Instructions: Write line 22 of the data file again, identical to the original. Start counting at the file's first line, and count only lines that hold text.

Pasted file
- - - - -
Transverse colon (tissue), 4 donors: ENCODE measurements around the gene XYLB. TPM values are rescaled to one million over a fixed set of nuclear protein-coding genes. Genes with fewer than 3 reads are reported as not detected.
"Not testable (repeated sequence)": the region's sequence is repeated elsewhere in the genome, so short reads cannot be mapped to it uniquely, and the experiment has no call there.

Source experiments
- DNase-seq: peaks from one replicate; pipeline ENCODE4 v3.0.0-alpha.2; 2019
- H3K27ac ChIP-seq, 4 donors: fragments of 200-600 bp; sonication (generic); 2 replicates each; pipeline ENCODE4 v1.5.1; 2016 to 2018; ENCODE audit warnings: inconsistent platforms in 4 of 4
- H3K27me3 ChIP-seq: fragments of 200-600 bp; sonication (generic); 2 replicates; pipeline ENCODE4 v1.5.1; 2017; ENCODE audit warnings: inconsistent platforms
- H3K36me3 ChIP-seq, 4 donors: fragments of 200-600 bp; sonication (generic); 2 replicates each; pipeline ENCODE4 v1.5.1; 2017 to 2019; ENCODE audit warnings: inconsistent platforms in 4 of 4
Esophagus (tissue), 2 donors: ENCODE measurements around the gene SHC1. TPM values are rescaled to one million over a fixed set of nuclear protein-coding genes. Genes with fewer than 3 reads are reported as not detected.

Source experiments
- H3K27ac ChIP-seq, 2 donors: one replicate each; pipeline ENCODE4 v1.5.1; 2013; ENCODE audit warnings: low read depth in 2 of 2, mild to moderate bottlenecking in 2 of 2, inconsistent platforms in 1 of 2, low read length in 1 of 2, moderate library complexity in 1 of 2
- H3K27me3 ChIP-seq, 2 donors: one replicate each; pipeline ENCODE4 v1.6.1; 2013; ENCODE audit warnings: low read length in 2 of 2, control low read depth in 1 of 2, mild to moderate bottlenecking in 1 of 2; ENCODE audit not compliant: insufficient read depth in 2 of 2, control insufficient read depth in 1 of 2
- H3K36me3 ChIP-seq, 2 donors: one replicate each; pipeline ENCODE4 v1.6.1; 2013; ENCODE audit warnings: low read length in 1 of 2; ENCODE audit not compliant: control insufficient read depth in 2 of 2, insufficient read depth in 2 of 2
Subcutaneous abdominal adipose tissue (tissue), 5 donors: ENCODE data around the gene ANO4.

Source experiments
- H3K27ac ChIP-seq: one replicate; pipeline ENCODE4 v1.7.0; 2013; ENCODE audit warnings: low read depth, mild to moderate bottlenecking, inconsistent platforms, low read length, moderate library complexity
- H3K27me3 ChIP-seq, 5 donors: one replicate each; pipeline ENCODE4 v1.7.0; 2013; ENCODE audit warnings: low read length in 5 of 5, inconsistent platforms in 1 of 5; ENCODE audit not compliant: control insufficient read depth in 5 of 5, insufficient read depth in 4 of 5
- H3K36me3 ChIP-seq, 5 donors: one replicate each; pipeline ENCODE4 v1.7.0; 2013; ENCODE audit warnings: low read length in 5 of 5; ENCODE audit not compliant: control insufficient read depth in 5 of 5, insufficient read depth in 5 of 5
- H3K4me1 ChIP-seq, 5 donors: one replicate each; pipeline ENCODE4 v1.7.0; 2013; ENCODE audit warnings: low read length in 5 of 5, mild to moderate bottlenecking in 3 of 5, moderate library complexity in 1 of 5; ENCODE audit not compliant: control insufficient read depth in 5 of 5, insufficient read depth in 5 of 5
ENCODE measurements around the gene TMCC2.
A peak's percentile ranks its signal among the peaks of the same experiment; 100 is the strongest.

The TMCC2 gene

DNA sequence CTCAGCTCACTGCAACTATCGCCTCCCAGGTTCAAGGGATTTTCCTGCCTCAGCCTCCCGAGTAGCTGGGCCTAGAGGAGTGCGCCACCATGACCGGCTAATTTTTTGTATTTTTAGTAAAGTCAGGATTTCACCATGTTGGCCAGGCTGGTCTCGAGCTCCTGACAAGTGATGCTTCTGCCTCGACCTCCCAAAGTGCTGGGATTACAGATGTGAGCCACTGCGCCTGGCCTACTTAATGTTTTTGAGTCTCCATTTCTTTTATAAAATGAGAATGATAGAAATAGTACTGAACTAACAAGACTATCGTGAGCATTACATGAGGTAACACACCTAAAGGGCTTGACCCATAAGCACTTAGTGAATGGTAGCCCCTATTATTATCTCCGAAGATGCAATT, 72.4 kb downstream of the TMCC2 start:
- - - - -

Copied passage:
DNA sequence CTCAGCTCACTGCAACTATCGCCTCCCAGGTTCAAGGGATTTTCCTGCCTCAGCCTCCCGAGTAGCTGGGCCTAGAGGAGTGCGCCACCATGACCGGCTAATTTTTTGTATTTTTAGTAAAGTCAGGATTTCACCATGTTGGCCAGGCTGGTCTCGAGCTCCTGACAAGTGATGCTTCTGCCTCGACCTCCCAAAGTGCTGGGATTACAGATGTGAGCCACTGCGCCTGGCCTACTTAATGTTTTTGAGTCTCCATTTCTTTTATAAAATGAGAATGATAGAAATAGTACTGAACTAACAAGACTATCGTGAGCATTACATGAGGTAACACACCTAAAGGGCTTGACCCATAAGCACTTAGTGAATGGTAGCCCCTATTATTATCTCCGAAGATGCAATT, 72.4 kb downstream of the TMCC2 start: